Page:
Hip-hop has made its way into the academy and is increasingly becoming accepted as a legitimate field of inquiry, with many top universities around the country offering classes in hip-hop studies, exploring not only hip-hop as a musical genre but also the history and role of hip-hop culture in society—creating a bridge that connects the past to the present.
As Duke University professor Mark Anthony Neal explains, “What hip-hop studies shows is that working-class kids, kids coming out of abject poverty, are thinking critically about the world that they live in.”
It’s in that context that Patrick Douthit, better known as 9th Wonder, has been working to preserve 40 years of hip-hop history by teaching students to critically consider how this rich and complex culture is translated into the universal language of music. And 9th Wonder’s classes—both at Duke and Harvard University—are filled to capacity with students who are eager to immerse themselves in the hip-hop tradition.
9th Wonder is a Grammy Award-winning producer who has worked with some of the most prolific artists in the music industry, including Jay Z, Mary J. Blige, Kendrick Lamar, Ludacris, Lecrae, Drake, Murs, Destiny’s Child, Chris Brown and Erykah Badu. He’s also a skilled turntablist and acclaimed rapper who currently raps under the name “9thmatic.” He was previously part of the Durham, N.C.-based group Little Brother, rapping alongside Phonte and Big Pooh from 2001 to 2010.
In recent years, 9th Wonder has added the titles of hip-hop scholar and college professor to his list of credentials. After 9th Wonder was appointed artist in residence at North Carolina Central University in 2007, where he taught a “History of Hip-Hop” course, a chance encounter with Neal led to their first collaborative effort, teaching a “Sampling Soul” class at Duke in 2010.
In 2012, 9th Wonder was awarded a yearlong fellowship to assemble a hip-hop archive at Harvard, where he also taught “The Standards of Hip-Hop” and conducted research for his thesis, exploring hip-hop’s culture, history and place in academia. His year as a Harvard fellow is chronicled in director Kenneth Price’s new feature-length documentary film, The Hip-Hop Fellow, which will premiere Saturday, April 5, at the 2014 Full Frame Documentary Film Festival in Durham. It’s a follow-up to Price’s 2012 9th Wonder documentary, The Wonder Year.
9th Wonder says that his love of education and passion for teaching come from his mother, who has been an educator for 41 years. He credits Ernest Wade’s Project Ensure program—which he was involved with while growing up in Winston-Salem, N.C.—with helping to mold him into a serious student, and recounts how wearing Project Ensure T-shirts imprinted with the phrase “My mind is a lethal weapon” reinforced the value of education for him.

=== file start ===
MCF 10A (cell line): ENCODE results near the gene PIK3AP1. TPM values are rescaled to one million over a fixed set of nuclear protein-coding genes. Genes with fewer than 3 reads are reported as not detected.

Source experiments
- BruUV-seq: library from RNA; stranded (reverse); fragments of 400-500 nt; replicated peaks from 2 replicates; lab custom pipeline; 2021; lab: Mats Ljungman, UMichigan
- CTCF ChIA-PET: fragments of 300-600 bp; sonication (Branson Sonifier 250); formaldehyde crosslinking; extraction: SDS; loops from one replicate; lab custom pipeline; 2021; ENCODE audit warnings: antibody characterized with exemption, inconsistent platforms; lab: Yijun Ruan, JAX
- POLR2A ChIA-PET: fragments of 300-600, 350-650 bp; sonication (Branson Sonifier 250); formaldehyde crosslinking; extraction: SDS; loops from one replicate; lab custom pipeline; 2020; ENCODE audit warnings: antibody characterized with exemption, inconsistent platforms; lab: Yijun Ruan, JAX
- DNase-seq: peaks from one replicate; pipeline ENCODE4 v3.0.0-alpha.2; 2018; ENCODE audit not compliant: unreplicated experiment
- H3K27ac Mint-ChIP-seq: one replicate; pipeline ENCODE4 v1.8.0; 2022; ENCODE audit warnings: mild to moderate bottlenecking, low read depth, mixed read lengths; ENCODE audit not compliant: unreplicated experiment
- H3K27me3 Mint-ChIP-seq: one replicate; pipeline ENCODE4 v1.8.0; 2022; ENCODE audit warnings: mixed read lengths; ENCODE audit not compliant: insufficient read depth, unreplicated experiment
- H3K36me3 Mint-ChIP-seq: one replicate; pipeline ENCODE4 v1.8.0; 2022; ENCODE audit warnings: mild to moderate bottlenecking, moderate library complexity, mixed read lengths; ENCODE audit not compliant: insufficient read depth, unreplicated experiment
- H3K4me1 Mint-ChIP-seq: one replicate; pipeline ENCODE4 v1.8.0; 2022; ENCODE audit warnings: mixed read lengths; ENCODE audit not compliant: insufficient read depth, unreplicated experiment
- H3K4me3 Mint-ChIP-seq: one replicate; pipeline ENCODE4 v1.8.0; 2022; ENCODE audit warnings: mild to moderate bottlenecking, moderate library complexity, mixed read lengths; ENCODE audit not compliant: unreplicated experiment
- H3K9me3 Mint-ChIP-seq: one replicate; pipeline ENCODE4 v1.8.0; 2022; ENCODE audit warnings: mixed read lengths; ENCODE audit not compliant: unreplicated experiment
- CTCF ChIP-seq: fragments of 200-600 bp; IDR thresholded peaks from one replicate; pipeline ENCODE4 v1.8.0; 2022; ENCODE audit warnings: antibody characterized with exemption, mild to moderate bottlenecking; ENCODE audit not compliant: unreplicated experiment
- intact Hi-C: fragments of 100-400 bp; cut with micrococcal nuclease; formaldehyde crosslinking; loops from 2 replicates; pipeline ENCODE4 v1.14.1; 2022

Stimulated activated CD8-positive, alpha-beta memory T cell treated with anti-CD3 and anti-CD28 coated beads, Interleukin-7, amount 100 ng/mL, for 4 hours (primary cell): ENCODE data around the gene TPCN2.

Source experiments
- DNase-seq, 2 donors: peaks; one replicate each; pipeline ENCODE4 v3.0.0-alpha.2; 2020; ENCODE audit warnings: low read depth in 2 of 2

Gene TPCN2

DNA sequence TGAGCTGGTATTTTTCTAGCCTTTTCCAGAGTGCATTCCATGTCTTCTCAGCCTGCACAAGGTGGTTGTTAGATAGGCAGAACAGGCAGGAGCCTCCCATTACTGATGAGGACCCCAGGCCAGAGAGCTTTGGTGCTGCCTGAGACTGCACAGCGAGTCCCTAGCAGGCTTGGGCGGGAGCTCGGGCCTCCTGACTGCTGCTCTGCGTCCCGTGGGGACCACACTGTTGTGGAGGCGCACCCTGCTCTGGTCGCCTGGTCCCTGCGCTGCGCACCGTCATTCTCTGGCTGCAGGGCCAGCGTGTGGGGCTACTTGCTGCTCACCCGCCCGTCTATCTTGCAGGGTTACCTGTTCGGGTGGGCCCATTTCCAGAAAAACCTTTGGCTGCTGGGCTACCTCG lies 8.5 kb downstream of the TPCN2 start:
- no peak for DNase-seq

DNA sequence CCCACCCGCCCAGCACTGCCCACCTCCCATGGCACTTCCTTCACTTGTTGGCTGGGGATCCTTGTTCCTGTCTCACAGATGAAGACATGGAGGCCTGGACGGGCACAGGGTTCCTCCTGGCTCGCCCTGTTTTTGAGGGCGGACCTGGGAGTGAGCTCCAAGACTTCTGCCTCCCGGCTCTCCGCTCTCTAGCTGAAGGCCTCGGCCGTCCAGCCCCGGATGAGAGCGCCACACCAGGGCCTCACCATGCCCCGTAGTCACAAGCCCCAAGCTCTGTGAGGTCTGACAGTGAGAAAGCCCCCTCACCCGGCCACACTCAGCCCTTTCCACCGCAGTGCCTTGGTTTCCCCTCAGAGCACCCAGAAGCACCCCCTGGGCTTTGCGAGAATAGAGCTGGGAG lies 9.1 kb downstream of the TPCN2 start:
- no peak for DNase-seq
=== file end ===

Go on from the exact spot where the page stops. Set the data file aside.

At one time a history major at North Carolina Central, he had planned to follow in his mother’s footsteps and become a teacher. It was at NCCU, though, where he first met Phonte and Big Pooh, and the trio formed Little Brother. He left college to pursue music full time, and by 2002 Little Brother was signed by an independent label. The breakthrough in 9th Wonder’s career came after Jay Z’s studio engineer Young Guru came across Little Brother’s debut album, The Listening. 9th Wonder would later experience enormous mainstream success after working on Destiny’s Child’s 2004 Destiny Fulfilled album.
Even as he gained recognition in the music industry, 9th Wonder’s love for teaching never waned. He eagerly accepted invitations to speak to elementary school students about hip-hop, and when presented with the opportunity to teach college courses, 9th Wonder didn’t hesitate to take up an adjunct-lecturer position at Central. The rest, as they say, is history for this onetime history major.
The Hip-Hop Fellow chronicles 9th Wonder’s work on the Harvard hip-hop archive and examines what makes an album part of the hip-hop canon. As The Root’s editor-in-chief, Harvard professor Henry Louis Gates Jr., describes, the film also illustrates how, when artists take a sample and “embed it in a new composition,” they’ve effectively created “literature” in the hip-hop form.
In 9th Wonder’s words: “We take something that may be scraps and turn them into jewels.”
“Nobody from hip-hop,” 9th Wonder explains in the film, “is supposed to go to Harvard without a degree.” But what we learn is that hip-hop isn’t only the music and the movement. It’s an education.
Gloria Ayee is a Ph.D. candidate in the department of political science at Duke University, where she is pursuing a graduate certificate in African and African-American studies, and a graduate fellow at Duke’s Center for the Study of Race, Ethnicity and Gender in the Social Sciences. She is also creator of the blog Dreaming in Color. Follow her on Twitter.